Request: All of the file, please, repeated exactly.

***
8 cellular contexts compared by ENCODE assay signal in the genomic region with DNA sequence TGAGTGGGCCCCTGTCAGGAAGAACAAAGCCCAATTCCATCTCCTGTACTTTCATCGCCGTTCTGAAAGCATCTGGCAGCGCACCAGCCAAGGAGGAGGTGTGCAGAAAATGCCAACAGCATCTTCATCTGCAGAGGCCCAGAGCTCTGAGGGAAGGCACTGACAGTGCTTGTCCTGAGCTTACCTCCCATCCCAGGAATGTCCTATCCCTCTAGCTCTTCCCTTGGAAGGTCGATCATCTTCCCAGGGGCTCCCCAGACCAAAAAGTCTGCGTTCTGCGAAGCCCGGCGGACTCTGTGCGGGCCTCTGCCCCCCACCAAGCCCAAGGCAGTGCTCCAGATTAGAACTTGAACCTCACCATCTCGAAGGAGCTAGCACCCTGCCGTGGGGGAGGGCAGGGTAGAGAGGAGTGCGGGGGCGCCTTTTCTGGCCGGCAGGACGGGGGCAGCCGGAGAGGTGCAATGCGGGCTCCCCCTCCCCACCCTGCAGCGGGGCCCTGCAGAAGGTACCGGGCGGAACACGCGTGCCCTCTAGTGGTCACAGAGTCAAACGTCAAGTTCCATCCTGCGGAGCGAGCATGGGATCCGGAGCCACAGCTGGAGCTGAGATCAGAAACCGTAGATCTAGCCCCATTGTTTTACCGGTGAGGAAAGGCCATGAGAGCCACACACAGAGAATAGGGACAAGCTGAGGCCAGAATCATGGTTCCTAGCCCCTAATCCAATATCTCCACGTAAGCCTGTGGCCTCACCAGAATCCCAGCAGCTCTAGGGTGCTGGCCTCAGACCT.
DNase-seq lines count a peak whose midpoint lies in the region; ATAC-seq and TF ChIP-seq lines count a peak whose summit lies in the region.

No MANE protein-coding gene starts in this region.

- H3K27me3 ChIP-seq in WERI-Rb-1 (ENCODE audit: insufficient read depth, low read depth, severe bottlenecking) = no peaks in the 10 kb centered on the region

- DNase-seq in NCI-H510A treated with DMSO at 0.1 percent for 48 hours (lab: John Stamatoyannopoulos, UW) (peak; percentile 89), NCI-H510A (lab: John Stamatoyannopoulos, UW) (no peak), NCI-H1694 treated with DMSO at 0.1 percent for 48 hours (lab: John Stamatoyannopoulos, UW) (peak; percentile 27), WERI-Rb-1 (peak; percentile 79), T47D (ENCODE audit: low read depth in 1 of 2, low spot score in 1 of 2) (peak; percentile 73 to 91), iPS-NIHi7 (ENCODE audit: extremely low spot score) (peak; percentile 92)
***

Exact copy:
8 cellular contexts compared by ENCODE assay signal in the genomic region with DNA sequence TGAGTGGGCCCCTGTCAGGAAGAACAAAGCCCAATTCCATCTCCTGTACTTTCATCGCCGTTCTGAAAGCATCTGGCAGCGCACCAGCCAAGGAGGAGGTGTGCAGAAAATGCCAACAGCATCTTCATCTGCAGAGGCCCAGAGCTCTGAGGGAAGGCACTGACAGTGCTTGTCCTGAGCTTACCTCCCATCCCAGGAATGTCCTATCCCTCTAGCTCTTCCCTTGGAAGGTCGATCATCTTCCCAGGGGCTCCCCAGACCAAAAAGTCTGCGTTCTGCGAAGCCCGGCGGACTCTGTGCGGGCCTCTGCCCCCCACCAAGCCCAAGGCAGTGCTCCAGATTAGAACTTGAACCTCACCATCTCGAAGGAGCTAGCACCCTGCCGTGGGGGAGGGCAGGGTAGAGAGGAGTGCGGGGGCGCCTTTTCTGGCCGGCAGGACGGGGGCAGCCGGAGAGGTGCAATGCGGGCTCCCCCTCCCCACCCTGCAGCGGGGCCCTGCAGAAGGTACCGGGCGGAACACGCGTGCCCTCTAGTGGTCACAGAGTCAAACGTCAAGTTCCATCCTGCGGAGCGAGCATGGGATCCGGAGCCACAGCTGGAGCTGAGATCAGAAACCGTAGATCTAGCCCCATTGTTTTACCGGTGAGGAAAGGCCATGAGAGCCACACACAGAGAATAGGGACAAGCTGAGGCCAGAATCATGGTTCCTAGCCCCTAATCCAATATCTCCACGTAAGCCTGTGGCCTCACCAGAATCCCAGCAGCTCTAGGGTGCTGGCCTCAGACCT.
DNase-seq lines count a peak whose midpoint lies in the region; ATAC-seq and TF ChIP-seq lines count a peak whose summit lies in the region.

No MANE protein-coding gene starts in this region.

- H3K27me3 ChIP-seq in WERI-Rb-1 (ENCODE audit: insufficient read depth, low read depth, severe bottlenecking) = no peaks in the 10 kb centered on the region

- DNase-seq in NCI-H510A treated with DMSO at 0.1 percent for 48 hours (lab: John Stamatoyannopoulos, UW) (peak; percentile 89), NCI-H510A (lab: John Stamatoyannopoulos, UW) (no peak), NCI-H1694 treated with DMSO at 0.1 percent for 48 hours (lab: John Stamatoyannopoulos, UW) (peak; percentile 27), WERI-Rb-1 (peak; percentile 79), T47D (ENCODE audit: low read depth in 1 of 2, low spot score in 1 of 2) (peak; percentile 73 to 91), iPS-NIHi7 (ENCODE audit: extremely low spot score) (peak; percentile 92)